Harry Potter: Growing Brains One Kid At A Time

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I have this quirk. (Actually, I'm told I have a lot of quirks, but that's another blog post or two). The quirk I want to share is this: When the entire universe is reading a book, I refuse to read it. I have it set in my mind that if everybody and their brother is reading it, then it must not be too good. I have no idea how I came to this way of thinking, but it almost caused me to miss out on a series that engaged adults and children in reading en masses and altered the global literary culture.

I'm talking about J.K. Rowling's Harry Potter series. Yes, I almost poo-pooed Harry Potter. I begrudingly began reading the series several years after everyone else on the planet. Mostly, I cracked the spine of Harry Potter & the Sorcerer's Stone because I was bored. And by the end of the first page, I wasn't bored. I devoured every single volume. Whether you like it or not, the series has solidified a spot on the world's bookshelf. In effect, it is part of our world cultural.

About a month ago, Groupon ran on offer for the full set of Harry Potter DVDs for a ridiculously low price. Although I wasn't a big fan of the movies (I stopped watching them at Order of the Phoenix), I thought my daughters might enjoy them at some point. You see, together with their dad they play this old school fantasy computer game called NetHack. The girls love it because they get to create characters, make decision, and interact with all kinds of fantasy creatures, including Mindflayers and the Floating Eye. Strangely enough, it's enhanced their reading skills and critical thinking skills. It also feeds their amazing imaginative brains.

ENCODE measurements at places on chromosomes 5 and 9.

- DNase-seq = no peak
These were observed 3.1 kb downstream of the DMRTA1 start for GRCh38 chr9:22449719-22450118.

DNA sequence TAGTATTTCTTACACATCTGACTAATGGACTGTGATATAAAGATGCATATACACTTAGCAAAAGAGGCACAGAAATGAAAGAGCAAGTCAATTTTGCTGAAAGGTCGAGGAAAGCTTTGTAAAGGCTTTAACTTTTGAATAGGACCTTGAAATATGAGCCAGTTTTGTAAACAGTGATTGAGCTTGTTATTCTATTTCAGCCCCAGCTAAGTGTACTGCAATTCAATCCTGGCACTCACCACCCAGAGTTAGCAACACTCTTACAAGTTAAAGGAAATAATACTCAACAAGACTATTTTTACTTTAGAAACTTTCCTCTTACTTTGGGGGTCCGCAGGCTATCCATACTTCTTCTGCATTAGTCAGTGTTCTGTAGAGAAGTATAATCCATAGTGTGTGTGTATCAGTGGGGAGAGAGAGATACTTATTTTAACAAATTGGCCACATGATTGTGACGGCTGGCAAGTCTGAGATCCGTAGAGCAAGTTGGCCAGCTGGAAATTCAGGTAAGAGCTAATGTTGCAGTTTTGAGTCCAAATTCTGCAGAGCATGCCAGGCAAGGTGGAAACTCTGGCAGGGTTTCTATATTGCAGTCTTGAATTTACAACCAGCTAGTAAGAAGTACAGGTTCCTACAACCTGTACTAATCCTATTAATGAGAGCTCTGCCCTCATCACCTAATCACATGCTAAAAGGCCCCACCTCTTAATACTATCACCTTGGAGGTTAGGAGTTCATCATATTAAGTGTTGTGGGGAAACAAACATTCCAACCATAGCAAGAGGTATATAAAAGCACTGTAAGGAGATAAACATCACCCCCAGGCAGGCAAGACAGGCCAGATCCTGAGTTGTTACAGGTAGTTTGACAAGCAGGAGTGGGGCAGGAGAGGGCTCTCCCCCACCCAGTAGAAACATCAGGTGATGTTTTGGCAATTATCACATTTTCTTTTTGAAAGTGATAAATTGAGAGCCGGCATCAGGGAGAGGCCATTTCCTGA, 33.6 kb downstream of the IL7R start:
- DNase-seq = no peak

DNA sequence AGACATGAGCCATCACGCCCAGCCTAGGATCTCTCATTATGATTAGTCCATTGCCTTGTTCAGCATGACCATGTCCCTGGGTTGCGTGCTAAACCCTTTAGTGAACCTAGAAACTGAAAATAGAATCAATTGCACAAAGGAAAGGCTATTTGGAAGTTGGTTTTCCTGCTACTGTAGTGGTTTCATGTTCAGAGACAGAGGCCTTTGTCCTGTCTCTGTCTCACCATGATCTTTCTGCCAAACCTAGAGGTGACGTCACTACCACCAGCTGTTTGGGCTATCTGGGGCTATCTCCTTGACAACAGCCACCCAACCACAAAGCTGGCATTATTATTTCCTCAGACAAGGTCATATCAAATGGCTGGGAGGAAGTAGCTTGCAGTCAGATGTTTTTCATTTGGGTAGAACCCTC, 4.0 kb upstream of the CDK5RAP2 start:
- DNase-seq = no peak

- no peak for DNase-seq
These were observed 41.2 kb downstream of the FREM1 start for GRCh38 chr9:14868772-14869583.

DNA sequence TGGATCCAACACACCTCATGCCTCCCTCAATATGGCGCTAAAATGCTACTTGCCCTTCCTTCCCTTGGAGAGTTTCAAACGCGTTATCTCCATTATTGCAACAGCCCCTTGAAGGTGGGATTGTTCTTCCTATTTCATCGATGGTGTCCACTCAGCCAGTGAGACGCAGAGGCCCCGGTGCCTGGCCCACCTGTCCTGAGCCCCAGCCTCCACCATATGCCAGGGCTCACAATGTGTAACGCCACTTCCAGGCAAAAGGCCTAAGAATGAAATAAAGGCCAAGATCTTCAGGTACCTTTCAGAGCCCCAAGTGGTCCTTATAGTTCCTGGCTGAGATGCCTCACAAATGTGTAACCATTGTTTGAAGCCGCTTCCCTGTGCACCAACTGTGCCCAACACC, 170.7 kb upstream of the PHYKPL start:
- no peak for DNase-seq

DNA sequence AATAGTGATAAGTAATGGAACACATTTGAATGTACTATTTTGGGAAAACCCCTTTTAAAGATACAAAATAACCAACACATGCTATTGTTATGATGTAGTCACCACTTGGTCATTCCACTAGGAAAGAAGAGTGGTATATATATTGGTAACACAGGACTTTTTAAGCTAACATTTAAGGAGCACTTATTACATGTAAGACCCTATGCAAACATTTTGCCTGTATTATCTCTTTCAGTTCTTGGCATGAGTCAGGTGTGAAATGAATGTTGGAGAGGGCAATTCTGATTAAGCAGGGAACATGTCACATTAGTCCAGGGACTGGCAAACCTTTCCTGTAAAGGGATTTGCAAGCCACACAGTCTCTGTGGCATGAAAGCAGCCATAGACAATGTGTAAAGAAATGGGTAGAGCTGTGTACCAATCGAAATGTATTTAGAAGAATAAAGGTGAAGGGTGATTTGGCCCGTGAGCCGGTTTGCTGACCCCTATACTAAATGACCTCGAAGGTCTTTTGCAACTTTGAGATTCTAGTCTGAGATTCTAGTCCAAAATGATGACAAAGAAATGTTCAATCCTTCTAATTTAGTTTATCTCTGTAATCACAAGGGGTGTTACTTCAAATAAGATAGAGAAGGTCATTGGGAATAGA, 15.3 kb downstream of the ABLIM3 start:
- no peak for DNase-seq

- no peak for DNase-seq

Enter the Harry Potter movies. The special effects, fantastical beasts, and variety of characters blow their six-year-old brains and propel them to levels of creativity that blow mine. We have great discussions about themes, our favorite parts and what motivates each character. Audrey's running commentary of the convoluted plot lines is astounding, and Ruthie's freehand drawings of Harry and his friends are detailed and fun.

I showed them my set of Harry Potter books. They held each one, thumbed through the pages, and wanted to sleep with them. I know they will love reading these tomes as they grow older and more capable of handling print text.

I do have to say that we have only watched the first four movies in the series. We started the fifth one, but that one hasn't captured the girls' attention like the first quartet. And, I'm well aware at how dark the movies become as the series progresses. So, we will likely take a break for a bit. Maybe hit the books from the beginning.

Perhaps Joe Q. Public knows good lit after all.

Thanks for reading. It keeps your Mind Full of Literacy!


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